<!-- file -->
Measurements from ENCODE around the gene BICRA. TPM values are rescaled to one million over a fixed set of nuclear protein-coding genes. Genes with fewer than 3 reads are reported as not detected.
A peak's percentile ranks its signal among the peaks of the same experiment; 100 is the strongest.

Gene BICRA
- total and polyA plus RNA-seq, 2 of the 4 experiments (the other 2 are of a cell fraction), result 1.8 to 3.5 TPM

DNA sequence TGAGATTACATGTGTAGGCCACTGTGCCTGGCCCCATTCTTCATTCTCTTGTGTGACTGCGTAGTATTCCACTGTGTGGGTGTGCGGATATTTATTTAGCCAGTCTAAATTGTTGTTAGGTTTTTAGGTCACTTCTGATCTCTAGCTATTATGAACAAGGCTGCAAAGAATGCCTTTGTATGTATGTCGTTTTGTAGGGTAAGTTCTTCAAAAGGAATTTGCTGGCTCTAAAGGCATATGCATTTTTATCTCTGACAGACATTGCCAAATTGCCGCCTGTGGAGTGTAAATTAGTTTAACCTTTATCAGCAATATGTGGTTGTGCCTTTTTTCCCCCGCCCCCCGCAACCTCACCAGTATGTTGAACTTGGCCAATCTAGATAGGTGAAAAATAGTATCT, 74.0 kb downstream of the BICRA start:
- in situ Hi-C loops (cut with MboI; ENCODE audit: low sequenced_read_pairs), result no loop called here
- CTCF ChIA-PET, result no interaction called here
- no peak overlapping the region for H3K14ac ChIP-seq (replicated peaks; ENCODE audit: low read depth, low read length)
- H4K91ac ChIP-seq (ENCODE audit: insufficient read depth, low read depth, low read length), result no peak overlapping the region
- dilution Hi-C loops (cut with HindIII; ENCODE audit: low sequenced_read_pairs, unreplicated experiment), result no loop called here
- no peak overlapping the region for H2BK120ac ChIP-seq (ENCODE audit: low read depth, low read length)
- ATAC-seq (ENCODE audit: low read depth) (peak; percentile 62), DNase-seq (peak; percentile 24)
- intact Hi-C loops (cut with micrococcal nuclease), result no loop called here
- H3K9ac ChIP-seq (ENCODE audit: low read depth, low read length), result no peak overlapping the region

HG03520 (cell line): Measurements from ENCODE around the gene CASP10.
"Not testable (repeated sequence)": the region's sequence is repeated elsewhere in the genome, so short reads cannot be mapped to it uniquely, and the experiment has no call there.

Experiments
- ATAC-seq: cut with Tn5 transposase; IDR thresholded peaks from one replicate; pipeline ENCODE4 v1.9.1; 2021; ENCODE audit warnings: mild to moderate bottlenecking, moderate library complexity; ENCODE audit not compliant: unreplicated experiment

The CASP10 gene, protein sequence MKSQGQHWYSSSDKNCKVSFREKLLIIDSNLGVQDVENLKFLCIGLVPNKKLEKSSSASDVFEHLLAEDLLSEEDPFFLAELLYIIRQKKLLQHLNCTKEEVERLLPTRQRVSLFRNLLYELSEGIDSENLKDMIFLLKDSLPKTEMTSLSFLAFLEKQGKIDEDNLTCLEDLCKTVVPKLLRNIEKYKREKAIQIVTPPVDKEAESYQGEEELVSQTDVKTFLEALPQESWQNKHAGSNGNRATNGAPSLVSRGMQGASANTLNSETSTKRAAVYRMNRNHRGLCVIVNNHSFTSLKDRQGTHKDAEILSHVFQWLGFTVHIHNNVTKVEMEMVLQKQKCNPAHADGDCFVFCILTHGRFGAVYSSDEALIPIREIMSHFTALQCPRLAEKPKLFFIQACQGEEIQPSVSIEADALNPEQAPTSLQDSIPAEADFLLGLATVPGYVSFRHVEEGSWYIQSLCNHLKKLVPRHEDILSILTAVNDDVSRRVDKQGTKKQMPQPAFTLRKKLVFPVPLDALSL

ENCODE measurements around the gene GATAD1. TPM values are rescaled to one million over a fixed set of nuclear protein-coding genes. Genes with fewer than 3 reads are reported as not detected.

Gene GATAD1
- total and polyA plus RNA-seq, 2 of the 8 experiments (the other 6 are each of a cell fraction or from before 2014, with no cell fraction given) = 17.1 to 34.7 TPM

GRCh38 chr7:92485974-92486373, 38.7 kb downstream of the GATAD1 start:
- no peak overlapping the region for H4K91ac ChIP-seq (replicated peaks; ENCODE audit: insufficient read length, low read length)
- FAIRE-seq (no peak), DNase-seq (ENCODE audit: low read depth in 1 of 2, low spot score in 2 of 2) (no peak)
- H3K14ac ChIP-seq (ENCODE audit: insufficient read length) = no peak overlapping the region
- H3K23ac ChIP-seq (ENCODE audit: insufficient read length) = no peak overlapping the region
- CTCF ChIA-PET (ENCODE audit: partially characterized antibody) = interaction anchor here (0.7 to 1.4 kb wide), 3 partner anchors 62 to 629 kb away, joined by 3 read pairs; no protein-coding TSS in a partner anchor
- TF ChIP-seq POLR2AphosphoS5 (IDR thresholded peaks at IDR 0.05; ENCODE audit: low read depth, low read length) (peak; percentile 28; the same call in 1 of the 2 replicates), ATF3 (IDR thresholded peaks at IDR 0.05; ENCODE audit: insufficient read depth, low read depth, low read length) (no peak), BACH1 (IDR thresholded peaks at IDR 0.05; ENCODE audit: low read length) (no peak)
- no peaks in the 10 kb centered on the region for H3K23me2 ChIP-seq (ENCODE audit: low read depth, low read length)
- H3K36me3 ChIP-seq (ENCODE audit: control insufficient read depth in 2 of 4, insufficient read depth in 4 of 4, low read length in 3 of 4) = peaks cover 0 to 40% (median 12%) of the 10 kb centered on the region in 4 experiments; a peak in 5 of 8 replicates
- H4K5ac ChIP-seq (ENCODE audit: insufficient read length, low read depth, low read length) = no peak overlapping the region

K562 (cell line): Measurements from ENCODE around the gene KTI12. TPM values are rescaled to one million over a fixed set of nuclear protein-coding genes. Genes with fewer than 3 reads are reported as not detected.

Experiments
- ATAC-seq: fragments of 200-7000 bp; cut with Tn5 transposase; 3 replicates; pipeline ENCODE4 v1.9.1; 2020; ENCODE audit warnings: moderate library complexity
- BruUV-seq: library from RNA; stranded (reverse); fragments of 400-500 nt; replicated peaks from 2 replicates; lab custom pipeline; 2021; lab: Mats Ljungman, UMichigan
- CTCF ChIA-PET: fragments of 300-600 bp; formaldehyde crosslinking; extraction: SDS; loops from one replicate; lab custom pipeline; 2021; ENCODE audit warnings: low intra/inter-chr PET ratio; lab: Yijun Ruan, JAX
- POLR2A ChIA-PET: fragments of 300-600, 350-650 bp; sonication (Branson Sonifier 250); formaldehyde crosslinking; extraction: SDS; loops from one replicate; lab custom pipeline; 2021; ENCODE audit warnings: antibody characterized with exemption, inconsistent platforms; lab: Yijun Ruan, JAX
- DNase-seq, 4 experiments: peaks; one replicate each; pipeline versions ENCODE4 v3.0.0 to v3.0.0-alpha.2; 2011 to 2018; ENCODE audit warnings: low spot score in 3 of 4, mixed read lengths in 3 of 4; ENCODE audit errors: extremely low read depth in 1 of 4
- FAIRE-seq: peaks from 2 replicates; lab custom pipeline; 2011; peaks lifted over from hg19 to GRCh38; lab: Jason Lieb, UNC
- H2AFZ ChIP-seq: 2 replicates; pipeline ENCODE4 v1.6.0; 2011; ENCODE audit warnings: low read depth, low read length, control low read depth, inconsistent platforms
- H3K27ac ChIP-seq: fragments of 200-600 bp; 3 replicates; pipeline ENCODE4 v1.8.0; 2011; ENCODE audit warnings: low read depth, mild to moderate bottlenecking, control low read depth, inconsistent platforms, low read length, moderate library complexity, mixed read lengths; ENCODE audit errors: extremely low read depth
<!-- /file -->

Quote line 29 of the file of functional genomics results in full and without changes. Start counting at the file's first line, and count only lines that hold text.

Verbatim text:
- TF ChIP-seq POLR2AphosphoS5 (IDR thresholded peaks at IDR 0.05; ENCODE audit: low read depth, low read length) (peak; percentile 28; the same call in 1 of the 2 replicates), ATF3 (IDR thresholded peaks at IDR 0.05; ENCODE audit: insufficient read depth, low read depth, low read length) (no peak), BACH1 (IDR thresholded peaks at IDR 0.05; ENCODE audit: low read length) (no peak)